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Citizen Hubs
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About the project

Opus collaborated with a number of partners to develop the Citizen Hub model over 2021-2022, a neighbourhood-level approach to engaging people in decision making around the key issue for their community. 

This paper, provided voluntarily by Opus, is written in response to the development of Local Area Committees in Sheffield. Its intention is to provoke a shift in thinking towards deeper, collaborative and more authentic participatory and deliberative democratic engagement with citizens where they are in Sheffield. 

This is with a view to augmenting existing representative democracy structures and further unlocking the latent problem-solving capacity and expertise which lies within communities in Sheffield. The paper proposes a collaborative governance model called Citizen Hubs which has the flexibility to be led by citizens as well as to house a variety of participatory and/or deliberative methodologies of their choosing. The model seeks to recognise that different communities will want to engage in different areas of concern in different ways, and therefore a structure which can be inhabited and changed to suit different needs and interests is critical.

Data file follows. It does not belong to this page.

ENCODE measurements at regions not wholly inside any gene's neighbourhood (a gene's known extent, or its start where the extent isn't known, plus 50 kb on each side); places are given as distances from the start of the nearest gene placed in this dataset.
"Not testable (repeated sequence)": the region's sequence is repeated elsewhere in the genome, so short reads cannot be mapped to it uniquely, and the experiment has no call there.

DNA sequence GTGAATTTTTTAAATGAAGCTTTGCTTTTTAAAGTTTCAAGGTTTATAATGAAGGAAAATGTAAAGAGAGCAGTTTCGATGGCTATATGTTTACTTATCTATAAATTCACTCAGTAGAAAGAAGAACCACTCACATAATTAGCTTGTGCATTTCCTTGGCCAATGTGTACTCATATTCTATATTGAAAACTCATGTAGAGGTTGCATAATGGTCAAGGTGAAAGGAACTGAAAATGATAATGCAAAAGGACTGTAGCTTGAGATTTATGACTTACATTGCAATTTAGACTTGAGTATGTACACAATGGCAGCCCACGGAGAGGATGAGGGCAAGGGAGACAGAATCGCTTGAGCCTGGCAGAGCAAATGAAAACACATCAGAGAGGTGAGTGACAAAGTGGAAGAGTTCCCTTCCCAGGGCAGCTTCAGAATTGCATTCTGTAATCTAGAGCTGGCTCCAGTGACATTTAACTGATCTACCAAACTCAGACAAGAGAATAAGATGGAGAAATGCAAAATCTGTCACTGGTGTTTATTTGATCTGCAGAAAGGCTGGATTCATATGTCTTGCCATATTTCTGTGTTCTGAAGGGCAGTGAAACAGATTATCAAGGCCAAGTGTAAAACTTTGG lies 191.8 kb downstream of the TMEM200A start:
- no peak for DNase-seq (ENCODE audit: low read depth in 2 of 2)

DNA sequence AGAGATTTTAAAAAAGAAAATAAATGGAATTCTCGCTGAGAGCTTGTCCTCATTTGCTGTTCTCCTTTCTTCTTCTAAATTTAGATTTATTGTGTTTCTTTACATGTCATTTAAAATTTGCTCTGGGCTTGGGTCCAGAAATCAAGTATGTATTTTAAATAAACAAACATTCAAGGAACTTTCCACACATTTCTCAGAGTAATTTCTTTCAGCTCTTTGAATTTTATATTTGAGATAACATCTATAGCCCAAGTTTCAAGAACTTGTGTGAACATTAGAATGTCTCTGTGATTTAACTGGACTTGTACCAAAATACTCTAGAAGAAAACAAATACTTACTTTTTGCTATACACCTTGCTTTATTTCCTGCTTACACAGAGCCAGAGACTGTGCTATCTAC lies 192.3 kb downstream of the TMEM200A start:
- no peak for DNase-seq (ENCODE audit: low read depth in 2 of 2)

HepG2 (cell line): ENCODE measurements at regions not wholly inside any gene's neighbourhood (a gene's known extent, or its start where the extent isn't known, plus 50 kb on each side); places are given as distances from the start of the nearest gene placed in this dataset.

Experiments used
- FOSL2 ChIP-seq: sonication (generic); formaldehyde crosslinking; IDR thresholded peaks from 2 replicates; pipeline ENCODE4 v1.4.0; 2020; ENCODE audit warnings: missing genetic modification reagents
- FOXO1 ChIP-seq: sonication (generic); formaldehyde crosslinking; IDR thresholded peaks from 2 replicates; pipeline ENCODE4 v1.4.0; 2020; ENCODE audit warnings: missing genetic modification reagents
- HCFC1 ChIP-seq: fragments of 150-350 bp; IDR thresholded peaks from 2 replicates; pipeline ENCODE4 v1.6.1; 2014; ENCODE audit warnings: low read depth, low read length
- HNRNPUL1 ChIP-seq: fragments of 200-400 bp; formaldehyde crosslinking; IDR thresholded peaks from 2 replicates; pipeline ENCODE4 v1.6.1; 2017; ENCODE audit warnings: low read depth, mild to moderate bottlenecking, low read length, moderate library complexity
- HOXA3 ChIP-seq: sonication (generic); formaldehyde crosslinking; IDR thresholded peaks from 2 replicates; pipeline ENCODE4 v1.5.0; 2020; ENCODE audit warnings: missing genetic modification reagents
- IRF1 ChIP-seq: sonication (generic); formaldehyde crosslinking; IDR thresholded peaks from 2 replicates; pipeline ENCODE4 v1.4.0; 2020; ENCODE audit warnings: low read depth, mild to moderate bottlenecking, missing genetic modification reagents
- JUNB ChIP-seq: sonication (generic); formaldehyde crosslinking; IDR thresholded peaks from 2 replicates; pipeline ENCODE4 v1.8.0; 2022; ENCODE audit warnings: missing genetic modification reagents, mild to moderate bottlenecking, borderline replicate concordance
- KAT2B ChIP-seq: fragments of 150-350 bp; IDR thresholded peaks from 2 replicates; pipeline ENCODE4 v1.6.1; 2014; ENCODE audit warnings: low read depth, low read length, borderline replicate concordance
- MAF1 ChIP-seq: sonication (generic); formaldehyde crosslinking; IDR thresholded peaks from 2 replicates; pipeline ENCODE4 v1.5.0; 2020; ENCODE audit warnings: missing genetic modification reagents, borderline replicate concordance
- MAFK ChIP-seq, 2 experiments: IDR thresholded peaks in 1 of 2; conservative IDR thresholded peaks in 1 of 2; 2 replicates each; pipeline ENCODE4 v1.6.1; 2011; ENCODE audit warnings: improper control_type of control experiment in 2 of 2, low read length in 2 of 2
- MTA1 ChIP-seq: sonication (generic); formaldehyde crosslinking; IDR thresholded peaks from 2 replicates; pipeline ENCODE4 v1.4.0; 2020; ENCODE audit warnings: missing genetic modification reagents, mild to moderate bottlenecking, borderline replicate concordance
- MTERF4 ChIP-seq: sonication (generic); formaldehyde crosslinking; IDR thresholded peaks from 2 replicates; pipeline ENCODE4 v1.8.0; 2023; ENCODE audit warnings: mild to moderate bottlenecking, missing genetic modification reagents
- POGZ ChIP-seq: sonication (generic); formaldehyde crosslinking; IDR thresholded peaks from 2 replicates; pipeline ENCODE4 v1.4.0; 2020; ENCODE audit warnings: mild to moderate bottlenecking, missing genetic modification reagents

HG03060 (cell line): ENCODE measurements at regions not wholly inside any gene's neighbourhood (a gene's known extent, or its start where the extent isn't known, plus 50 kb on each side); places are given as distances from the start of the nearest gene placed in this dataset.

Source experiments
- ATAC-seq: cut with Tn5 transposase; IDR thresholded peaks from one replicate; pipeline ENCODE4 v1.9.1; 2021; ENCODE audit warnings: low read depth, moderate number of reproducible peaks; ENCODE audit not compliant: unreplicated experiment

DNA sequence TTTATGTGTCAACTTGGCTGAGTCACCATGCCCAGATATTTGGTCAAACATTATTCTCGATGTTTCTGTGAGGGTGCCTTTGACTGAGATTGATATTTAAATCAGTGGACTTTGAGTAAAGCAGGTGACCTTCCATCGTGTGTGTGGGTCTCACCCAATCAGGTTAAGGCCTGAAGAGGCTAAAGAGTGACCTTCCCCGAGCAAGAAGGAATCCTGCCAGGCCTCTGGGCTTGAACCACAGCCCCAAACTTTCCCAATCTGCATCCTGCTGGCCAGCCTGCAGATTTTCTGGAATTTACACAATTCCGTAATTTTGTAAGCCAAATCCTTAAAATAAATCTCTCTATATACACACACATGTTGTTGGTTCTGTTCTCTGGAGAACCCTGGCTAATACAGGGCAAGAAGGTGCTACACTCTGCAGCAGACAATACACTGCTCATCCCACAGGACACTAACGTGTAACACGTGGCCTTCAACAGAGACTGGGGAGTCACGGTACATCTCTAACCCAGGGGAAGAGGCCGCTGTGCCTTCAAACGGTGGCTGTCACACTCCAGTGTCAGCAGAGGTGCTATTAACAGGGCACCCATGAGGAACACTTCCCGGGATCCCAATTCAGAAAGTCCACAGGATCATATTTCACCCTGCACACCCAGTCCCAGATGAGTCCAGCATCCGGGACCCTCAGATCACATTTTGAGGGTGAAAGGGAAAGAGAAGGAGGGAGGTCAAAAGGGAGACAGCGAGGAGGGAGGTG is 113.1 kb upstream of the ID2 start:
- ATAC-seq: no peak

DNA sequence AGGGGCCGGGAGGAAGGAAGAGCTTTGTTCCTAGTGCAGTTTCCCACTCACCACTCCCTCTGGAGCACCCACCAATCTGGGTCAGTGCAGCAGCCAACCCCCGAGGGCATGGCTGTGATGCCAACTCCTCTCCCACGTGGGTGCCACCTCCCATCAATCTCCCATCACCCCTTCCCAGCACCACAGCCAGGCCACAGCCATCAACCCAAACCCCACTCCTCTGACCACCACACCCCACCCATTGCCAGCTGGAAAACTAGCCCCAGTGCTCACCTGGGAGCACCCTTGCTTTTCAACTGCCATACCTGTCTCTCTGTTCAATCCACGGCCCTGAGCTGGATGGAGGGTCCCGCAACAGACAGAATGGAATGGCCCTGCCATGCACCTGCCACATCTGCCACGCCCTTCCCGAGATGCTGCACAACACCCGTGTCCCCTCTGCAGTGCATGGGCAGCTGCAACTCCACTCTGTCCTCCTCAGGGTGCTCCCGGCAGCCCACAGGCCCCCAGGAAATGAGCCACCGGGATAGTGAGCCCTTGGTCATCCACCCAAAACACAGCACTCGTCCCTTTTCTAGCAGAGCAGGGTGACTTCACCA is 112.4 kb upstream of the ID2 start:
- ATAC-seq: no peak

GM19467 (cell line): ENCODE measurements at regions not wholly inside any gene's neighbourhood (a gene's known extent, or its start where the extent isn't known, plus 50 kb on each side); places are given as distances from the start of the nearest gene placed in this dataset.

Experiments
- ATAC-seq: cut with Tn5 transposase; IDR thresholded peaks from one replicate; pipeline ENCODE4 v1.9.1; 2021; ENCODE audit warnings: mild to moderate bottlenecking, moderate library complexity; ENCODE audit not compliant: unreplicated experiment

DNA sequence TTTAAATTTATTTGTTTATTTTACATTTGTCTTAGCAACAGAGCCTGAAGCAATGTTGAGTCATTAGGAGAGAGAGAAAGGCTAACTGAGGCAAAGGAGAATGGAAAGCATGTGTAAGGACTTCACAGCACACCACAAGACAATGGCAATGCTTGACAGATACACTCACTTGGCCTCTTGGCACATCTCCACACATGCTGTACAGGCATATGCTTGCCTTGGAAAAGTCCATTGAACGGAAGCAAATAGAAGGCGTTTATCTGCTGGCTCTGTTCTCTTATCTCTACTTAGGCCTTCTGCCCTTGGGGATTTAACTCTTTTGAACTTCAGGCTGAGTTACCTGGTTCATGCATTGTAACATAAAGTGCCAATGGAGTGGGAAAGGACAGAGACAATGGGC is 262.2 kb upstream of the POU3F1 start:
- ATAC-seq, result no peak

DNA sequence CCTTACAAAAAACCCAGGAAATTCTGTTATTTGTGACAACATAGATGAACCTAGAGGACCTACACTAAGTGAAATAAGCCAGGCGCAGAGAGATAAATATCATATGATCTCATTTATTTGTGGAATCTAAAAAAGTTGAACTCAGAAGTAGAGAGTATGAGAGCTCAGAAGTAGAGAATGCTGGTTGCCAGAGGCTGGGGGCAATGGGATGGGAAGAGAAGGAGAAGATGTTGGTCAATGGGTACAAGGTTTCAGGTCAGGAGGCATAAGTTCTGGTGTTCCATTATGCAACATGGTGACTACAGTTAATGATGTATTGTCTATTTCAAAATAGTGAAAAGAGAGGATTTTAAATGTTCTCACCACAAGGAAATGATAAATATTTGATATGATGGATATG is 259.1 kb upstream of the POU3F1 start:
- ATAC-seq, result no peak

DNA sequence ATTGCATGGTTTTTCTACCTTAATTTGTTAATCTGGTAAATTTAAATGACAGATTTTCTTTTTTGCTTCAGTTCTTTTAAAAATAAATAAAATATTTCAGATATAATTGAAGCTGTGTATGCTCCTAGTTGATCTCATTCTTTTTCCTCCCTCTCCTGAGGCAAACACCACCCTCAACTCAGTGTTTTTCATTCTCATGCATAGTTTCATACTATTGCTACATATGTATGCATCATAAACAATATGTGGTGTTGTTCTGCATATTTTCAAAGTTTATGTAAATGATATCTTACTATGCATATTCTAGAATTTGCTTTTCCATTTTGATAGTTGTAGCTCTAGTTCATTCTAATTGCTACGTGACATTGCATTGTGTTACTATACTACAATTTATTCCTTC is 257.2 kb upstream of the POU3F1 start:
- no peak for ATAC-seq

The topics that Citizen Hubs engage with should be led by citizens at the neighbourhood and ward level, with support from resourced ambassador functions recruited from within communities. The Citizen Hubs themselves could be facilitated by independent voluntary, community or faith organisations who have trust in their communities, and who have undergone the necessary training to facilitate multiple methods of engagement in an open and inclusive way. It should be acknowledged at all points that different parts of Sheffield will require different assets and levels of investment and resources to support these emerging structures.

Currently each Local Area Committee is responsible for engaging with 80,000 people in Sheffield. This paper is premised on the assumption that truly authentic engagement with citizens via Local Area Committees is not possible at this population size. Furthermore at this size, we fail as a city to recognise and benefit from the latent skills and expertise within communities. This paper therefore proposes how a layer of processes and engagement could sit beneath Local Area Committees, grounded in neighbourhoods or at ward level, to enable genuine and flexible engagement, information and input by, with and from people who live in the city. In the final section of this paper we also suggest that an investment in collaborative governance at neighbourhood or even ward level would create the conditions for improved responses to racial equity, community cohesion, health inequalities and consequently wellbeing outcomes. Over time these outcomes would diminish the cost of services and improve the city’s problem-solving capabilities and resilience.

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Photo credit: Rachel Rae

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